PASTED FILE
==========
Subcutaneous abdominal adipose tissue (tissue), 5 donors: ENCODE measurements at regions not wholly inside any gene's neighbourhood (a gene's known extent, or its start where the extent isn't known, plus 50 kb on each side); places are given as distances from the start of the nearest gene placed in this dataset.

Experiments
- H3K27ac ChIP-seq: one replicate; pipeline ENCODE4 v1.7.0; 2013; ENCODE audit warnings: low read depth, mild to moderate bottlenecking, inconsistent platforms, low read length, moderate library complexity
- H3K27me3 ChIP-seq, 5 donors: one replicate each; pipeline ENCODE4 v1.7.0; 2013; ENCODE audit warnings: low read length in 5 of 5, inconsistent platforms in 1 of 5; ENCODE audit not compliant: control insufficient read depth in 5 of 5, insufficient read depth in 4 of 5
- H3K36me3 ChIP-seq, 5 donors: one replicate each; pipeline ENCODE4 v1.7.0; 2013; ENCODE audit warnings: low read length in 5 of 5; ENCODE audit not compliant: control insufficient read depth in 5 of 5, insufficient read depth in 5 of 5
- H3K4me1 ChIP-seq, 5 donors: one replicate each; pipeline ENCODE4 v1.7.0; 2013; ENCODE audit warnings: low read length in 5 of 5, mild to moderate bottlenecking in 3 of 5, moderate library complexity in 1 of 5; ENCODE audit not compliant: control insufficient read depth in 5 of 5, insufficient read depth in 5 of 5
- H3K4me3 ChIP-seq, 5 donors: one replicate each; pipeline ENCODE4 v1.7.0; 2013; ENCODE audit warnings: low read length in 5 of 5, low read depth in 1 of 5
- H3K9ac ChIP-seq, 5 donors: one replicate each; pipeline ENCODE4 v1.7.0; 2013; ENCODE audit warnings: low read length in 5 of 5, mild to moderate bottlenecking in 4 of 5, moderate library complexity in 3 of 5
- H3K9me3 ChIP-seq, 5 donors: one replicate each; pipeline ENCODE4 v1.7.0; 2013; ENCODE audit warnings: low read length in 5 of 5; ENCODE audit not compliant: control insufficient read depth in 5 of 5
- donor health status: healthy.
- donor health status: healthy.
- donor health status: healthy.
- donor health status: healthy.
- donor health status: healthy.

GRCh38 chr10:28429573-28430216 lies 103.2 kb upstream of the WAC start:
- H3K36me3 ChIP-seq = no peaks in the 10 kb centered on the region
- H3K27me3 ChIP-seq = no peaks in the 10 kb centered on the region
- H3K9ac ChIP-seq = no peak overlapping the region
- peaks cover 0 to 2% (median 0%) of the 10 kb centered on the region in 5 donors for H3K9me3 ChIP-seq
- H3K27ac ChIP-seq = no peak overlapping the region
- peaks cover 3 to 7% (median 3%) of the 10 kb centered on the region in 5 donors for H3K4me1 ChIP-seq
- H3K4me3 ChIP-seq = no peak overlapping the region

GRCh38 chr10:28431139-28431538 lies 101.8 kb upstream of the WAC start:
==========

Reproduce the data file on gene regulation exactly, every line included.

Subcutaneous abdominal adipose tissue (tissue), 5 donors: ENCODE measurements at regions not wholly inside any gene's neighbourhood (a gene's known extent, or its start where the extent isn't known, plus 50 kb on each side); places are given as distances from the start of the nearest gene placed in this dataset.

Experiments
- H3K27ac ChIP-seq: one replicate; pipeline ENCODE4 v1.7.0; 2013; ENCODE audit warnings: low read depth, mild to moderate bottlenecking, inconsistent platforms, low read length, moderate library complexity
- H3K27me3 ChIP-seq, 5 donors: one replicate each; pipeline ENCODE4 v1.7.0; 2013; ENCODE audit warnings: low read length in 5 of 5, inconsistent platforms in 1 of 5; ENCODE audit not compliant: control insufficient read depth in 5 of 5, insufficient read depth in 4 of 5
- H3K36me3 ChIP-seq, 5 donors: one replicate each; pipeline ENCODE4 v1.7.0; 2013; ENCODE audit warnings: low read length in 5 of 5; ENCODE audit not compliant: control insufficient read depth in 5 of 5, insufficient read depth in 5 of 5
- H3K4me1 ChIP-seq, 5 donors: one replicate each; pipeline ENCODE4 v1.7.0; 2013; ENCODE audit warnings: low read length in 5 of 5, mild to moderate bottlenecking in 3 of 5, moderate library complexity in 1 of 5; ENCODE audit not compliant: control insufficient read depth in 5 of 5, insufficient read depth in 5 of 5
- H3K4me3 ChIP-seq, 5 donors: one replicate each; pipeline ENCODE4 v1.7.0; 2013; ENCODE audit warnings: low read length in 5 of 5, low read depth in 1 of 5
- H3K9ac ChIP-seq, 5 donors: one replicate each; pipeline ENCODE4 v1.7.0; 2013; ENCODE audit warnings: low read length in 5 of 5, mild to moderate bottlenecking in 4 of 5, moderate library complexity in 3 of 5
- H3K9me3 ChIP-seq, 5 donors: one replicate each; pipeline ENCODE4 v1.7.0; 2013; ENCODE audit warnings: low read length in 5 of 5; ENCODE audit not compliant: control insufficient read depth in 5 of 5
- donor health status: healthy.
- donor health status: healthy.
- donor health status: healthy.
- donor health status: healthy.
- donor health status: healthy.

GRCh38 chr10:28429573-28430216 lies 103.2 kb upstream of the WAC start:
- H3K36me3 ChIP-seq = no peaks in the 10 kb centered on the region
- H3K27me3 ChIP-seq = no peaks in the 10 kb centered on the region
- H3K9ac ChIP-seq = no peak overlapping the region
- peaks cover 0 to 2% (median 0%) of the 10 kb centered on the region in 5 donors for H3K9me3 ChIP-seq
- H3K27ac ChIP-seq = no peak overlapping the region
- peaks cover 3 to 7% (median 3%) of the 10 kb centered on the region in 5 donors for H3K4me1 ChIP-seq
- H3K4me3 ChIP-seq = no peak overlapping the region

GRCh38 chr10:28431139-28431538 lies 101.8 kb upstream of the WAC start: